Companies that find themselves in significant financial trouble are unable to pay their creditors when amounts become due. As part of a turnaround plan, many require a financial restructuring that seeks to compromise the financial claims of certain creditors.
We are currently assisting several clients with such a process. These Canadian clients have decided to attempt their financial restructuring on an informal basis instead of seeking the protections and restructuring mechanisms of the BIA or CCAA. We see more and more companies exploring informal restructuring options largely because, in many situations, the professional costs related to formal procedures have become prohibitive.
A powerful tool of a formal procedure is that it makes the restructuring process fair and manageable by eliminating individual creditor negotiations. Certainly there is give and take developing the final proposal to the creditor class. But, in the end, the creditors as a class decide to accept the deal or not.
Informal restructurings can be unmanageable, and therefore impossible, unless individual negotiations and deals are similarly removed from the equation. To do so requires incredible discipline by the company.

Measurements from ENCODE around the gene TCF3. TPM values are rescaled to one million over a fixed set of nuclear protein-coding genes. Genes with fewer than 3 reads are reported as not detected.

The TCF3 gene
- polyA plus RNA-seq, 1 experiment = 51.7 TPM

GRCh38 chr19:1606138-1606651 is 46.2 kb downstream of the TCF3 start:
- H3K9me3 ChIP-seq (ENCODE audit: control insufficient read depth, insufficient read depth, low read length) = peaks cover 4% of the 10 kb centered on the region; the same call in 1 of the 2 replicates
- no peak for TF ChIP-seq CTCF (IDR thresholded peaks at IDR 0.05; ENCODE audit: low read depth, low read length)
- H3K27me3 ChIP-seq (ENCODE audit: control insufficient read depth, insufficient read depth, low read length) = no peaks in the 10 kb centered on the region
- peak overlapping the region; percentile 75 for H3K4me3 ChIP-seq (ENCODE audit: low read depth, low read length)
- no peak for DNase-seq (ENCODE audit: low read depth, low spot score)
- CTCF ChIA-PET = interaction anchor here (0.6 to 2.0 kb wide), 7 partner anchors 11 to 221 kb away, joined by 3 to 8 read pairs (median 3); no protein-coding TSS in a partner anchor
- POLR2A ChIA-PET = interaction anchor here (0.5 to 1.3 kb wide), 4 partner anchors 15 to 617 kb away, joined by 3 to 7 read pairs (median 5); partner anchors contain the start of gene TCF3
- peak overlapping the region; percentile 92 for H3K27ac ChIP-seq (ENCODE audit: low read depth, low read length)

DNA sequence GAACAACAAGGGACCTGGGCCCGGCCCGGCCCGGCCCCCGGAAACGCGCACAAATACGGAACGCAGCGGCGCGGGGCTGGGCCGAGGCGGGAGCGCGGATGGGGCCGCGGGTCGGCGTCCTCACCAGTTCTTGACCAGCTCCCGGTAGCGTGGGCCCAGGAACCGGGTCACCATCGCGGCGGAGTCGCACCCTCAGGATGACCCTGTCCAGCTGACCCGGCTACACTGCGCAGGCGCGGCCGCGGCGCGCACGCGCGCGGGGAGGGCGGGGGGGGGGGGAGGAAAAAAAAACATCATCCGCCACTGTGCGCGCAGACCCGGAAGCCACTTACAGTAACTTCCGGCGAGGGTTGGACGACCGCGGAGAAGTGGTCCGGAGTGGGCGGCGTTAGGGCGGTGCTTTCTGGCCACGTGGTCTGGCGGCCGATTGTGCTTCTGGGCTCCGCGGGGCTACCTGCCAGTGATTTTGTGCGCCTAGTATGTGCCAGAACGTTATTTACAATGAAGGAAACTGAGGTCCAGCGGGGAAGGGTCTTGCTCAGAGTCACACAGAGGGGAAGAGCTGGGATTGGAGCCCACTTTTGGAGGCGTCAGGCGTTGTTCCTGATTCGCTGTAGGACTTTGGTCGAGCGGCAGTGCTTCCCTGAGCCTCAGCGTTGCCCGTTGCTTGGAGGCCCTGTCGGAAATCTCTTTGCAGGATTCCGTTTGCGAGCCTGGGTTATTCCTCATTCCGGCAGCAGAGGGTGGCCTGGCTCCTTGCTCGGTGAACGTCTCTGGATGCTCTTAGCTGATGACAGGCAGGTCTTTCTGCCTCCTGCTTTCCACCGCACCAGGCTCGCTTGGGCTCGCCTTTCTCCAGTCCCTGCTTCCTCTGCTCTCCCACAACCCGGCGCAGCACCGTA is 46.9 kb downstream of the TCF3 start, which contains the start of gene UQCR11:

Our approach to this problem involves:
i) developing a credible business plan, including comprehensive financial projections. We spend a lot of time and effort seeking the buy-in of creditors to the plan.
ii) establishing guiding principles for the restructuring. For example, it is important to a current client of ours that shareholders not benefit from the process and, specifically, that their proposal pay 100% of the amount due to creditors. The proposal is therefore focused on scheduling payments, rather than discounting the amount.
iii) grouping creditors generally in accordance with their legal rights, taking into account the realities of on-going business needs.
The real work in the informal restructuring is to communicate the above points to creditors and to gain their agreement that the process is being rationally and fairly handled. If successful, the proposal itself simply falls out of the financial projection and the temptation to negotiate special one-on-one deals is largely removed.
Hiring the right professionals to assist with the informal restructuring is critical. The professionals must provide the credibility required for creditors to believe in the business plan and the integrity of the process.
Posted by Scott Sinclair, Range Corporate Advisors
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